A Visit to Palermo, Sicily’s Capital City


Guest Post By: Margie Miklas


Palermo is the Sicilian capital and the city is known for its architectural masterpieces, but Palermo is also home to some very friendly local Sicilian people. Although it is a large city with a population of over 600 thousand people, travelers will find Palermo is an enjoyable place to wander on the streets and explore its neighborhoods.

With only part of a day to explore Palermo  I was able to see some of the highlights and get a sense of the people here, enough for me to know that I want to return when I can spend more time.  Even though the Mafia has a strong presence here despite the Italian government's efforts to defuse it, I did not feel afraid in the city because of the heavy visible police presence. Wandering around night however is a different story according an Italian friend of mine who is a police officer in Sicily. Teatro Massimo, Palermo, Sicily

Wandering around Palermo's historic district I immediately recognized the Teatro Massimo, in Piazza Verdi. It is Italy's largest theatre and was the filming location for the final climactic scene in the Godfather III film. Today live opera, concerts, ballet and other performances use this venue after over 20 years of restoration work. Guided tours are available Tuesdays through Sundays for eight euros.Church of St Ignatius of Olivella, Palermo, Sicily

The Church of St Ignatius of Olivella is a huge church which is a well-known landmark of Palermo in the historic area. Built between the years 1598 and 1732, this church is an amazing work of Baroque architecture. Unfortunately while I was there the church was closed so I was only able to appreciate the exterior.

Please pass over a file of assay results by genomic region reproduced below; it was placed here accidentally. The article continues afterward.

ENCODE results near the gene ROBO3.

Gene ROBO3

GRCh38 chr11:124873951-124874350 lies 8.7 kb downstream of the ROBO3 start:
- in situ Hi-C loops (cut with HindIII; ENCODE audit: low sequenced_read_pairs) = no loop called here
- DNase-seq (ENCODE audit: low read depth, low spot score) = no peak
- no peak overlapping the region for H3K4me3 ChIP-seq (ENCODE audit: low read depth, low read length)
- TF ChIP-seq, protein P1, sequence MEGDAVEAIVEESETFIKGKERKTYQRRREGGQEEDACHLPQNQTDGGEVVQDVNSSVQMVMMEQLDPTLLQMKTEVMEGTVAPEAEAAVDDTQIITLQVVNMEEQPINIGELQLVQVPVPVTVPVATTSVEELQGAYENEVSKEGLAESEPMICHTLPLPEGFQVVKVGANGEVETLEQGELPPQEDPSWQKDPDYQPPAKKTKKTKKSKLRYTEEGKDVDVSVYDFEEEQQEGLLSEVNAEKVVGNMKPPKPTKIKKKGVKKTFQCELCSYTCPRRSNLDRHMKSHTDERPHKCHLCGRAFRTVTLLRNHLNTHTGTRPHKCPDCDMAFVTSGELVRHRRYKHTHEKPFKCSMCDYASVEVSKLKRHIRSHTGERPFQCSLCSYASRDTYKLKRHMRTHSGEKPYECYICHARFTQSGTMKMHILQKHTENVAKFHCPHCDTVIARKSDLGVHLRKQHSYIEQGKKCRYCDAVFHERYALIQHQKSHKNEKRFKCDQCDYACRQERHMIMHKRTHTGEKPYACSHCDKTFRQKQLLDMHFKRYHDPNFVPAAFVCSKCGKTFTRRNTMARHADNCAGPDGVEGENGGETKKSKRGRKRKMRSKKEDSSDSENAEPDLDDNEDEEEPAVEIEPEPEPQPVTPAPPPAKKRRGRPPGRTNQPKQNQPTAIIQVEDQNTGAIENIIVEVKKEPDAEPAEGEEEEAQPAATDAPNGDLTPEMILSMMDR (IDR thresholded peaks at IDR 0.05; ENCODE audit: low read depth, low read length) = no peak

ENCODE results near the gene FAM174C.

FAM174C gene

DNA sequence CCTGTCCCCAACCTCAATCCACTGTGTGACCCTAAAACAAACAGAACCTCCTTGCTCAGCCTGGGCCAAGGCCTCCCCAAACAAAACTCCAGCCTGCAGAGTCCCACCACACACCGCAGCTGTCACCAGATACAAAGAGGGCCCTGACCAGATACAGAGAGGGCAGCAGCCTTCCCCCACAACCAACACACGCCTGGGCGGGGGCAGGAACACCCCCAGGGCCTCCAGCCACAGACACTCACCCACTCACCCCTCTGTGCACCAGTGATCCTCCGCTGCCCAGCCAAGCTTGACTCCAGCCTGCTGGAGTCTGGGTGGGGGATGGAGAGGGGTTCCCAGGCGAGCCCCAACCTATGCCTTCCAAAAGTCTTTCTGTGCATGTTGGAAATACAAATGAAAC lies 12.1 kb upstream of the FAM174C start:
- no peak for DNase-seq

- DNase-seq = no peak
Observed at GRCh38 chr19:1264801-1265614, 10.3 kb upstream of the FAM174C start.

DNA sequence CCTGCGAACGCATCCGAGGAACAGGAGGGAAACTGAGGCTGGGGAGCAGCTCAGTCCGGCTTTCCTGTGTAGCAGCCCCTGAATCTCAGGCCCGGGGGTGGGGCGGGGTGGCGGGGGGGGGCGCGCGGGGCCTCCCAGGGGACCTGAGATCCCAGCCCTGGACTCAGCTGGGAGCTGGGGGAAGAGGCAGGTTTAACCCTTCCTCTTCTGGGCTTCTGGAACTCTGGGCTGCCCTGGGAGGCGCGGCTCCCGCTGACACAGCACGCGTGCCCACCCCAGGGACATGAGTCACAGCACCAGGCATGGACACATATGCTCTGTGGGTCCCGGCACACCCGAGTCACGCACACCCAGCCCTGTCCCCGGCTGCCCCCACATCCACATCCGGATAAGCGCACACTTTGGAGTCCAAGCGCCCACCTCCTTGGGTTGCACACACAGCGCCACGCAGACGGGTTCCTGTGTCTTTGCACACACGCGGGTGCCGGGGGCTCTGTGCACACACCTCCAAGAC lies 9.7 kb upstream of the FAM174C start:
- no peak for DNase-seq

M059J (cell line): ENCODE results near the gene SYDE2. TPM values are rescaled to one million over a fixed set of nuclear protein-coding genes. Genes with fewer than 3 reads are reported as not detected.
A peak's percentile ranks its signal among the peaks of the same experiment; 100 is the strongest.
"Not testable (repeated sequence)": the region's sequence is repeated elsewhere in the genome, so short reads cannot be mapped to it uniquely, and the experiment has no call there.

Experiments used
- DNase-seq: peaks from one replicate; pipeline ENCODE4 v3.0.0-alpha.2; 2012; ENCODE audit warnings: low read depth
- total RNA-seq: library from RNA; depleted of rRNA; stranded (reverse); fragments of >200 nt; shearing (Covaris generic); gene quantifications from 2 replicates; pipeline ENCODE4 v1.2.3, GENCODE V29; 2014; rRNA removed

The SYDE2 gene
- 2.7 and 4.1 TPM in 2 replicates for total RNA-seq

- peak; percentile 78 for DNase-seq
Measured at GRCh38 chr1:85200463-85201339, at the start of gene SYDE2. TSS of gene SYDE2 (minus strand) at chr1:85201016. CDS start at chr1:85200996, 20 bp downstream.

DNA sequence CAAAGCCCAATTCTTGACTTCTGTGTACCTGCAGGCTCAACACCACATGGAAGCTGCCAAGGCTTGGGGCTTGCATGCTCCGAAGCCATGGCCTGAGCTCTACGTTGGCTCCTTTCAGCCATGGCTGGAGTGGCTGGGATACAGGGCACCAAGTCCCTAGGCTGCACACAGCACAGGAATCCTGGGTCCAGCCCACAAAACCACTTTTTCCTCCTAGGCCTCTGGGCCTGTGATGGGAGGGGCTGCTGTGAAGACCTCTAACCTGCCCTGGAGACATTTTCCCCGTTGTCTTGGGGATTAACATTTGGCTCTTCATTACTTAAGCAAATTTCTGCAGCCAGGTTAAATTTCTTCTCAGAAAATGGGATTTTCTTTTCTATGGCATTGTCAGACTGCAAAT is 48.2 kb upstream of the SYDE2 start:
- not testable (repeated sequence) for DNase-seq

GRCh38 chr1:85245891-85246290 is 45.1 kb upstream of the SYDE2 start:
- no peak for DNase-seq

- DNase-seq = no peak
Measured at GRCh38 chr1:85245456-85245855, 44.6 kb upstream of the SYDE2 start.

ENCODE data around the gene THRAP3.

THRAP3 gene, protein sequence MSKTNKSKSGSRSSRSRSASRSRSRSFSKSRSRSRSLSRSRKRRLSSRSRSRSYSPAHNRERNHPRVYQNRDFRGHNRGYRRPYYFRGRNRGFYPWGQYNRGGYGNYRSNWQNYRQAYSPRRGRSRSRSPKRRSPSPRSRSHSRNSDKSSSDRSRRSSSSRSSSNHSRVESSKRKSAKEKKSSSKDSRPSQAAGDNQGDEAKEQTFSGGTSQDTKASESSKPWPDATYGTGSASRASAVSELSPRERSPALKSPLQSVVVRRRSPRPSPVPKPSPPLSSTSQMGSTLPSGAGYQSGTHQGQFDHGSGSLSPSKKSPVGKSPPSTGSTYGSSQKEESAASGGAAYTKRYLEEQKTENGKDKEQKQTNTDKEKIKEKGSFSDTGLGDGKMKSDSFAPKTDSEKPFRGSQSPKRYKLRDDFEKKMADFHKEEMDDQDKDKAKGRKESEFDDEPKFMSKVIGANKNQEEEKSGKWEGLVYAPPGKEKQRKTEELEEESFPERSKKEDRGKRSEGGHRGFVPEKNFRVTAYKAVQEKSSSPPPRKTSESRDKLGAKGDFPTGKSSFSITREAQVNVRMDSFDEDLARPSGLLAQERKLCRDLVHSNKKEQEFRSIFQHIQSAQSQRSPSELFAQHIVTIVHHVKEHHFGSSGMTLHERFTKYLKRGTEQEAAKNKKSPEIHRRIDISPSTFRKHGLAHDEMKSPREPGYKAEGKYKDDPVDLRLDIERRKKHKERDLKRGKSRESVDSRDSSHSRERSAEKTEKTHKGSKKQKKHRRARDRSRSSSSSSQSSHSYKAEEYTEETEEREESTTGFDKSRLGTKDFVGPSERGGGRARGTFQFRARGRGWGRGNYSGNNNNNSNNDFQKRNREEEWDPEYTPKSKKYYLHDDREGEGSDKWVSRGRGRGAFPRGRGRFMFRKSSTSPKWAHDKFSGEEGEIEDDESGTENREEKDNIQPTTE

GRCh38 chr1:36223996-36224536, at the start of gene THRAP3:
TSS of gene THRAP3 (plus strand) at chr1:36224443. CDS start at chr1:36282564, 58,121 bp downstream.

The family-run shops and cobblestoned winding streets of Palermo are what excite me.  A look above gives a hint to the local culture and lifestyle as the balconies are decorated with   flowers and laundry is hanging out to dry.

 Walking along not far from St Ignatius Church I came across the shop of a shoemaker, and the friendly owner, Gino Conciauro, welcomed me inside to watch the other shoemaker cutting the leather for a man's pair of Sicilian shoes. It was incredible and the next time I go back to Palermo I will definitely stop in to see Gino at his shop is on via Monteleone.Apartments in Palermo, Sicily


Another of my favorite experiences in Palermo was shopping at the outside marketplace. The locals were so friendly and not at all pushy. Anything you might need was available and the prices were reasonable. They seemed genuinely pleased that an American was shopping in Palermo.


I will be visiting Palermo again next spring and hope to see La Martorana, Palermo's famous 12th century mosaics church in Piazza Bellini. See there is always a reason to return to Sicily!

Guest Post By: Margie Miklas

Follow Margie on her blog at margieinitaly.wordpress.com


Taormina Italy – A Shopper’s Delight

Guest Post By: Margie Miklas

Taormino Corso Umberto, Sicily, ItalyTaormina is Sicily’s most famous resort, situated on the beautiful Ionian Sea on the northeastern coast of Sicily. Visitors come here for the weather, the culture, the food, the ambience and the shopping.

Corso Umberto is the primo shopping street beginning at Piazza Sant’ Antonio and ending at Piazza Vittorio Emanuele II.  It  is usually crowded with tourists who do not seem to mind the prices. There is no lack of variety in the shops along Corso Umberto and the items for sale range from regional hand-made ceramics to fine designer clothing to delicious dolci perfected in Sicily. Here is an idea of what you can find on a shopping day in Taormina.


Taormina has several shops which offer a wide variety of beautiful hand-painted ceramics from Caltagirone. Known as the Sicilian capital of ceramics, Caltagirone is less than two hours away. I have lingered in these shops on more than one occasion trying to decide from among the abundant selection. Although the prices are more than in Caltagirone, the ceramics are still a good buy compared to what I would have to pay in the States.

*Carlo Panarello is one of the recommended shops which sell hand-painted ceramics plus other things. You may even be able to watch the process in the workshop here, which is situated at Corso Umberto, 122.

*Giovanni di Blasi at Corso Umberto, 103 also offers ceramics of high quality from Caltagirone.

Taormina,Sicily, ItalyJewelry

If you are interested in jewelry, Taormina has unusual pieces of fine coral jewelry in brilliant colors of scarlet and pink.  A few of the shops offering quality jewelry here are:

*Kiseki Jewels at Corso Umberto, 55

*Sebastiano Rapisarda Gioielli at Corso Umberto, 74

*Monili di Guglielmetti Renata at Corso Umberto, 71